ZRENJANIN, Serbia — China's Linglong Group finds itself on the defensive — again — in the wake of calls by the European Parliament on the Serbian government to investigate claims of human trafficking and rights abuses involving Vietnamese "guest workers" at the construction site for the Linglong tire factory being built in that Balkan nation.
The European Parliament's declaration is in reaction to media reports from Serbia — which is seeking entry into the European Union — and elsewhere that the Chinese company overseeing the construction of factory near Zrenjanin in northern Serbia was housing roughly 500 workers from Vietnam in near-squalid conditions.
In response, Linglong International Europe — the entity overseeing the factory project in Serbia — renewed its commitment to the environment and local growth in Serbia, declaring that Serbia's minister of construction, transportation and infrastructure Tomislav Momirović, had visited the construction site in Zrenjanin on Dec. 24, along with local mayor Sim Salapur.
"After the inspection, [Momirović] expressed recognition of Linglong's project management and mentioned that 30 regular on-site inspections and 20 special on-site inspections have been conducted in Linglong Europe so far," the tire maker reported in a prepared statement.
"The results showed that this was the most tightly controlled construction site in Serbia," the statement added, noting that minister reportedly said he was "satisfied with Lingong Europe's compliance with Serbian laws and regulations, and fully confident in jointly advancing the long-term development of Linglong Europe."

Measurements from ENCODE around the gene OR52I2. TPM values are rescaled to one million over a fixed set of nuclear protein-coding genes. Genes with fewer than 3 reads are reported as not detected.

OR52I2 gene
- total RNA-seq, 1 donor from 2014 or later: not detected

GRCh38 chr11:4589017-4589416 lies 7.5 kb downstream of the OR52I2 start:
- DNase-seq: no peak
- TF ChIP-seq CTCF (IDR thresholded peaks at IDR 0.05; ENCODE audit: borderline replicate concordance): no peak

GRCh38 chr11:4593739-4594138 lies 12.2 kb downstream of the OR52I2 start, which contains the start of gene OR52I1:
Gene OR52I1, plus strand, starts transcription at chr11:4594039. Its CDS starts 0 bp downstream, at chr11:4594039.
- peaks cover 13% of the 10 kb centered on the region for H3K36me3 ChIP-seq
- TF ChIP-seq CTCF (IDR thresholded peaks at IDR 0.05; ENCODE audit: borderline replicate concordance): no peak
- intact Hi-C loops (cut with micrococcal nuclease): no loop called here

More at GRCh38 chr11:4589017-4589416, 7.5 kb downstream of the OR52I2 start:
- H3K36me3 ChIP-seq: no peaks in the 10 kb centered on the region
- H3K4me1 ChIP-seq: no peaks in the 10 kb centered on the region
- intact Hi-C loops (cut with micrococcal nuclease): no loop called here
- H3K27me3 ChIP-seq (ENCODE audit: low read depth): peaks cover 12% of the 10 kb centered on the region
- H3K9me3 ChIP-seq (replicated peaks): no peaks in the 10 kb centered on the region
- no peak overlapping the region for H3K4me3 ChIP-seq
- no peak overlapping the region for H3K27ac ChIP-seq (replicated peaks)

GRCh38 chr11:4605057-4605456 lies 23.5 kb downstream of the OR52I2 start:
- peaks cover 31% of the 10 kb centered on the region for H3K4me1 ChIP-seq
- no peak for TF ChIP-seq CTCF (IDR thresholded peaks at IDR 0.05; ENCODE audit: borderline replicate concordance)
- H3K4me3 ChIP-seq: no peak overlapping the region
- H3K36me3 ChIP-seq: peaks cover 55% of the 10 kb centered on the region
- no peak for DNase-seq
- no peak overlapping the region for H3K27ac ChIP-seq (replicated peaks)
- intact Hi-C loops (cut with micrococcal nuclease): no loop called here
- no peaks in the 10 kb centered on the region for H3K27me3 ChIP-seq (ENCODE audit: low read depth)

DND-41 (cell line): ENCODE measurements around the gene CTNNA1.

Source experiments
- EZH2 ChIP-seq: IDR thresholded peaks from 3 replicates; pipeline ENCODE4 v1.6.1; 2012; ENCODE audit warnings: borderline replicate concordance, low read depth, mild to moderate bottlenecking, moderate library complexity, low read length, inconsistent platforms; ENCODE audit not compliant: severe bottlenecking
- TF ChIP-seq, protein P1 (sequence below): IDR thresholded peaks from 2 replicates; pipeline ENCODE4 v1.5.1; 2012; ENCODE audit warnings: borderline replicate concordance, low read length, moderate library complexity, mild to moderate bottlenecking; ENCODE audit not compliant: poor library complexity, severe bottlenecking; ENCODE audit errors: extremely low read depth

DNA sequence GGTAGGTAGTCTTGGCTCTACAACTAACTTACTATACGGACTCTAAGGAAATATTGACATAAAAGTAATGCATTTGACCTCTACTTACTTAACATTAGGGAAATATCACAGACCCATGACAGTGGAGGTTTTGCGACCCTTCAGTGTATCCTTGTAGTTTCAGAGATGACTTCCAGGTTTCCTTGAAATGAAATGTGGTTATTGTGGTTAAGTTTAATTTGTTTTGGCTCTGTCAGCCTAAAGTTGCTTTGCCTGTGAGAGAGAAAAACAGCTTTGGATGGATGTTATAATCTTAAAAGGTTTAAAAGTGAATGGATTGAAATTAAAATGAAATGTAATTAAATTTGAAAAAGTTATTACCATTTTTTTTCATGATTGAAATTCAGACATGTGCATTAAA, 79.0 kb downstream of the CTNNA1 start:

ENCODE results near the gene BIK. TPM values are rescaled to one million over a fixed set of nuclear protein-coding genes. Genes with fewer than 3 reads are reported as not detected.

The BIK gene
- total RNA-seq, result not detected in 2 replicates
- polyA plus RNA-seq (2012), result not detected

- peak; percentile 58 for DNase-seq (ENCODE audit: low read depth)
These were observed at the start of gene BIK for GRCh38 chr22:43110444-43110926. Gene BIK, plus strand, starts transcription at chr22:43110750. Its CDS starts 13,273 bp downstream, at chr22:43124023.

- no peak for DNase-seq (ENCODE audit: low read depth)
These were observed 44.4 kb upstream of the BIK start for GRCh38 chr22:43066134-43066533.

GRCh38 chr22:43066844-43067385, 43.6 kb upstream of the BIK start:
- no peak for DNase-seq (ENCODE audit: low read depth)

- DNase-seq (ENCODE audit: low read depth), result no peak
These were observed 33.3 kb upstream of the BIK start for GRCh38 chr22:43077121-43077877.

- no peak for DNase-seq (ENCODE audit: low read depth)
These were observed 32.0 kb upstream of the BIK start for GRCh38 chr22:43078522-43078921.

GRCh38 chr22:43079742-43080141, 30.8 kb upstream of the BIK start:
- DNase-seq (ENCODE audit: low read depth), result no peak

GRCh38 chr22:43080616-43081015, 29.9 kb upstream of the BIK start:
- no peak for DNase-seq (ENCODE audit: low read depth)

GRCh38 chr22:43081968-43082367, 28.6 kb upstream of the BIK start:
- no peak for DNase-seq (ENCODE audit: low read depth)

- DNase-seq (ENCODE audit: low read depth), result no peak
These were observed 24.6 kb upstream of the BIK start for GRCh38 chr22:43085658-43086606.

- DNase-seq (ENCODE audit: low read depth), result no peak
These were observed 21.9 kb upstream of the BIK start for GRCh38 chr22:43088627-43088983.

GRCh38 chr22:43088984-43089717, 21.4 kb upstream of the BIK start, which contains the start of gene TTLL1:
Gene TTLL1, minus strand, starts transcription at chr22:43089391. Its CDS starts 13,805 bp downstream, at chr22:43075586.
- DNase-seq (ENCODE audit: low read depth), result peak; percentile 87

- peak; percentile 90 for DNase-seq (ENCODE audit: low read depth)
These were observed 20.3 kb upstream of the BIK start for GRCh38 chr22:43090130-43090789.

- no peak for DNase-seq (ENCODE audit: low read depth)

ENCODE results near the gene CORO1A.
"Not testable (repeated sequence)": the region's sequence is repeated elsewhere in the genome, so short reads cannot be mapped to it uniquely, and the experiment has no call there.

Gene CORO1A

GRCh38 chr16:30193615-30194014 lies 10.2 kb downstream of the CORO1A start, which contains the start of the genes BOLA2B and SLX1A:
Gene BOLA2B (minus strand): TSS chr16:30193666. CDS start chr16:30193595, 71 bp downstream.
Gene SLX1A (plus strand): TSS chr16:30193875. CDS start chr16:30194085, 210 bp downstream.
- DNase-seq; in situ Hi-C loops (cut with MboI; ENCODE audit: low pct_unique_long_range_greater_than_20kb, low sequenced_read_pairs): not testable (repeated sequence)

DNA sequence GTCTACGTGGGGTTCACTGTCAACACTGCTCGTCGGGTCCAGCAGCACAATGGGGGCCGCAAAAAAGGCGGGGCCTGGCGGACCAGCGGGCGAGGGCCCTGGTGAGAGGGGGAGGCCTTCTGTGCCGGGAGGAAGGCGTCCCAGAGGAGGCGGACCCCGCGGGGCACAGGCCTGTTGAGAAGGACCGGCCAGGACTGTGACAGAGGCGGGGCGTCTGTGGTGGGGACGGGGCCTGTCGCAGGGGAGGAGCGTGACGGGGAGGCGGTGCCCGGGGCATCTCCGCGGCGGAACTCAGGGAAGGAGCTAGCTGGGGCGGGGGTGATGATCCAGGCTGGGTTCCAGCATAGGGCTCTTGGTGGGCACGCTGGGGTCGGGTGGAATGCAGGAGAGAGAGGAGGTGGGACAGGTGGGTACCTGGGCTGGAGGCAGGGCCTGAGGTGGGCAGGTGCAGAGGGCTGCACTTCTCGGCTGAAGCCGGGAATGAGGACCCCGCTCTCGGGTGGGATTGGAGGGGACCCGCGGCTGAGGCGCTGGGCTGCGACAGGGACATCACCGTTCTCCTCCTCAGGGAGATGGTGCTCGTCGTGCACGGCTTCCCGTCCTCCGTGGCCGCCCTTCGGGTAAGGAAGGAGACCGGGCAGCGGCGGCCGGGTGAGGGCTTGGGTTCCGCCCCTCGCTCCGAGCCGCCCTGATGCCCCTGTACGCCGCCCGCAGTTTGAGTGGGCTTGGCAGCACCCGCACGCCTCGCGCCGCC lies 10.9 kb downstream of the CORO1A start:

Linglong's statement did not address specifically the Parliament's concerns about the living conditions for the Vietnamese guest workers.
Linglong — the world's 12th largest tire maker — broke ground on the $990 million project in March 2019. The plant, with rated production capacities of 12 million car tires, 1.6 million truck/bus tires and 20,000 off-the-road tires a year, was scheduled to come on stream in the first half of 2022. '
According to the document, the Parliament:
- urges Serbian authorities to investigate the case carefully and ensure respect for fundamental human rights in the factory, especially labor rights, to provide the EU with the conclusions of its investigations and to hold the perpetrators to account;
- calls on Serbian authorities to allow free, meaningful and unhindered access to the Linglong Tire factory in Zrenjanin and the lodging facilities of the Vietnamese workers for NGOs, CSOs, EU officials and officials from other international organizations; and
- urges the Delegation of the European Union to the Republic of Serbia to closely follow up on these processes and the fate of the 500 Vietnamese workers.
The factory already is the subject of scrutiny from environmentalists, who have filed numerous suits to force the company to abide by Serbian environmental regulations. The Parliament raised concerns again about the plant's environmental impact, this time calling on Serbian authorities to provide internationally recognized Non-Governmental Groups and others freer access to the site for environmental scrutiny.
In its statement, Linglong added that it has "always been adhering to the idea of sustainable development and widely using the concept of green and low-carbon in the project design."
The European Parliament justifies its intervention in the matter largely because Serbia is aspiring to become a member state of the EU, and as such, it has to show it is implementing and complying with the criteria and common values required for accession.
Among the fundamental values considered are democracy, human rights and the rule of law and are at the heart of the enlargement, stabilization and association processes, the Parliament's declaration states.
European Rubber Journal contributed to this reporting.